Two things you probably didn't give much thought to before becoming a parent are baby pee and poop. How much? How often? What color? These are all important questions about baby pee that loving and caring parents wonder about.
How much? How often?In the first two or three days of life, it is considered normal for a newborn baby to only wet one or two diapers per day. As your milk increases, baby's urine output will increase markedly.
Your baby is born with extra fluid in his tissues, which is excreted during the first 48 hours after birth.
By the fourth day after birth, a baby who is getting enough milk will have 4 to 6 wet disposable diapers a day or 6 to 8 wet cloth diapers(cloth diapers hold less).
As your baby grows and takes in more milk,there should be more baby pee and your baby's wet diapers should be even wetter.
You can tell your baby is getting enough milk by urine output and urine color. A baby who is well hydrated should have pale or water-colored urine.
If the urine is darker, apple-juice-colored by day 5 your baby might not be getting enough milk.
Why is my baby’s urine orange/red?
During the first few days of life, pink, orange or red urine does not mean the baby is dehydrated. Rusty urine or baby pee with brick dust residue is considered normal in the first few days of life but suggests dehydration in older babies. The reddish or orange color is caused by urate crystals. The presence of brick dust residue in your baby’s diaper can be a frightening for new parents, because it looks like blood or as if the baby is bleeding. In the first days of life, urate crystals in baby’s urine usually means that your baby is passing highly concentrated urine.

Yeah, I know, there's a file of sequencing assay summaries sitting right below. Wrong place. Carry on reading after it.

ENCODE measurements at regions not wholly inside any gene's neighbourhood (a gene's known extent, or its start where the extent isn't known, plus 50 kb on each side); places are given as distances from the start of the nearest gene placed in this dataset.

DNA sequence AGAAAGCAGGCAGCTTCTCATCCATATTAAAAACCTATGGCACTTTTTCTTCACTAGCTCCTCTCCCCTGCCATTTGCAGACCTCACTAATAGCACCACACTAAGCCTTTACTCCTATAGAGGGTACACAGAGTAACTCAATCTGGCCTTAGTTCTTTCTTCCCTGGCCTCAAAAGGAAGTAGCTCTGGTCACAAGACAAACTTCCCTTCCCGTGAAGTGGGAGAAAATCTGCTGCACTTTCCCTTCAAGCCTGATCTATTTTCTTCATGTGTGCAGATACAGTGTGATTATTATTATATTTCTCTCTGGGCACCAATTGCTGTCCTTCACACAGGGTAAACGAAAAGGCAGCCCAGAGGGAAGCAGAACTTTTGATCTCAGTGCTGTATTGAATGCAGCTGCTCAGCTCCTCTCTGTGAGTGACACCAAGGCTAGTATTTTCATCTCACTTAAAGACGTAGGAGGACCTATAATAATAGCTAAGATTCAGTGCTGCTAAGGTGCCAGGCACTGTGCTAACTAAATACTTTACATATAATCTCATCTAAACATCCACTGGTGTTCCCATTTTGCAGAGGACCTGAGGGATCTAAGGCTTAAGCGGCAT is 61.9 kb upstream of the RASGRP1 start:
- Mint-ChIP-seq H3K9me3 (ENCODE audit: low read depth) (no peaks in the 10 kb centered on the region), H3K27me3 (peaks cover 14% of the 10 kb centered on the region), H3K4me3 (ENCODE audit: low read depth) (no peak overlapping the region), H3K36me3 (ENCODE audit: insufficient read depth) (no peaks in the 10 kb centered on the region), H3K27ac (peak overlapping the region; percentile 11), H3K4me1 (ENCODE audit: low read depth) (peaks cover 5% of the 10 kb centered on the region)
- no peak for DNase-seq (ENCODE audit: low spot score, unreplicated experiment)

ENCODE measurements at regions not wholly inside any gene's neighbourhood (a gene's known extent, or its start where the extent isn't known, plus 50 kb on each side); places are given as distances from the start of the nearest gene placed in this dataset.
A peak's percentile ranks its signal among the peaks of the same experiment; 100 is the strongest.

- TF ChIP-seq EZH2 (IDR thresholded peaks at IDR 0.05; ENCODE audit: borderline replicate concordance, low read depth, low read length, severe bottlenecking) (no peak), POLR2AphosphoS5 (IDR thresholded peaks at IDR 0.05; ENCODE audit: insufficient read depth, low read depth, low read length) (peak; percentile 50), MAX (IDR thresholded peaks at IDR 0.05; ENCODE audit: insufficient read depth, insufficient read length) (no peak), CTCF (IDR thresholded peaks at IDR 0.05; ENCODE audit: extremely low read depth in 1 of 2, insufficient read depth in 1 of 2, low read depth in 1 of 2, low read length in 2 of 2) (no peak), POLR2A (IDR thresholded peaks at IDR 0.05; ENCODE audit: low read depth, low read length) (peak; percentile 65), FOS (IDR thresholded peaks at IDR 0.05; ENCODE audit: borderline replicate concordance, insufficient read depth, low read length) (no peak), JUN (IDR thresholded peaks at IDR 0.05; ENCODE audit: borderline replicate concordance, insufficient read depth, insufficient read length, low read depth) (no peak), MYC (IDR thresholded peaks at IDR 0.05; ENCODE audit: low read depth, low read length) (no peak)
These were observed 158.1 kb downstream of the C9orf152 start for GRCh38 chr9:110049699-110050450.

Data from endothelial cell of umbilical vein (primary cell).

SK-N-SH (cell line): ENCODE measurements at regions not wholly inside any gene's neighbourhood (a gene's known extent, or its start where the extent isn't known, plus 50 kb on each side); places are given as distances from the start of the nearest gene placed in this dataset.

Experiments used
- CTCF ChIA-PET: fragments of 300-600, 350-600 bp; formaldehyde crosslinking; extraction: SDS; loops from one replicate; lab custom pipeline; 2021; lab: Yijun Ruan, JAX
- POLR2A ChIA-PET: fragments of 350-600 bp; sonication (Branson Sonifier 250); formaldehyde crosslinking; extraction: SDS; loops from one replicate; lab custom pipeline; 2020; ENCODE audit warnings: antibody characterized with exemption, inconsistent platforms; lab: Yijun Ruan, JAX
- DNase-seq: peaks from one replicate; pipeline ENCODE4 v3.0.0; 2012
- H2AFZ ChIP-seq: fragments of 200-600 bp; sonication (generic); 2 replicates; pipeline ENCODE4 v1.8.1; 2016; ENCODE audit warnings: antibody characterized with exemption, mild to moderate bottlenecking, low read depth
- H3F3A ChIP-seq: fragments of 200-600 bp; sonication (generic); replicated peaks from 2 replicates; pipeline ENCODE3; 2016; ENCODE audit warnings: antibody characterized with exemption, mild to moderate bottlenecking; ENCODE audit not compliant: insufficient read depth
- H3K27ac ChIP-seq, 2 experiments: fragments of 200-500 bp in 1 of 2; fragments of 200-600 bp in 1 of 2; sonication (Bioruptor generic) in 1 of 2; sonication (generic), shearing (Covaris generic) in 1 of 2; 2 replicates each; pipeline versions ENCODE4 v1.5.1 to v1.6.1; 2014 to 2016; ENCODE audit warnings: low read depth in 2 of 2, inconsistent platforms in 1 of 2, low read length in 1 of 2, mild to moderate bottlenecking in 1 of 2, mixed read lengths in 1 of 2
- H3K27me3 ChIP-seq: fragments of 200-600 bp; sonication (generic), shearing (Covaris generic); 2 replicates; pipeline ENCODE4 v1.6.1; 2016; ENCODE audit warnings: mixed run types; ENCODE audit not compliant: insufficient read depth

Urate crystals don’t hurt babies, and you may even find powder in the diaper which are actual crystals.
In older babies, rusty urine could be a sign of dehydration. Babies should have at least six wet diapers a day. A direct result of limited fluid intake is urine which causes urine to be darker. Dehydration in a newborn or young child can be very serious if left untreated. Sleeping through the night and missing a feeding is another reason that older babies may develop urate crystals.
If you notice crystals for more than a couple of diapers, and you’re worried that your baby isn’t passing enough urine, the first step is to increase breastfeeding frequent. If the crystals persist contact your baby’s doctor.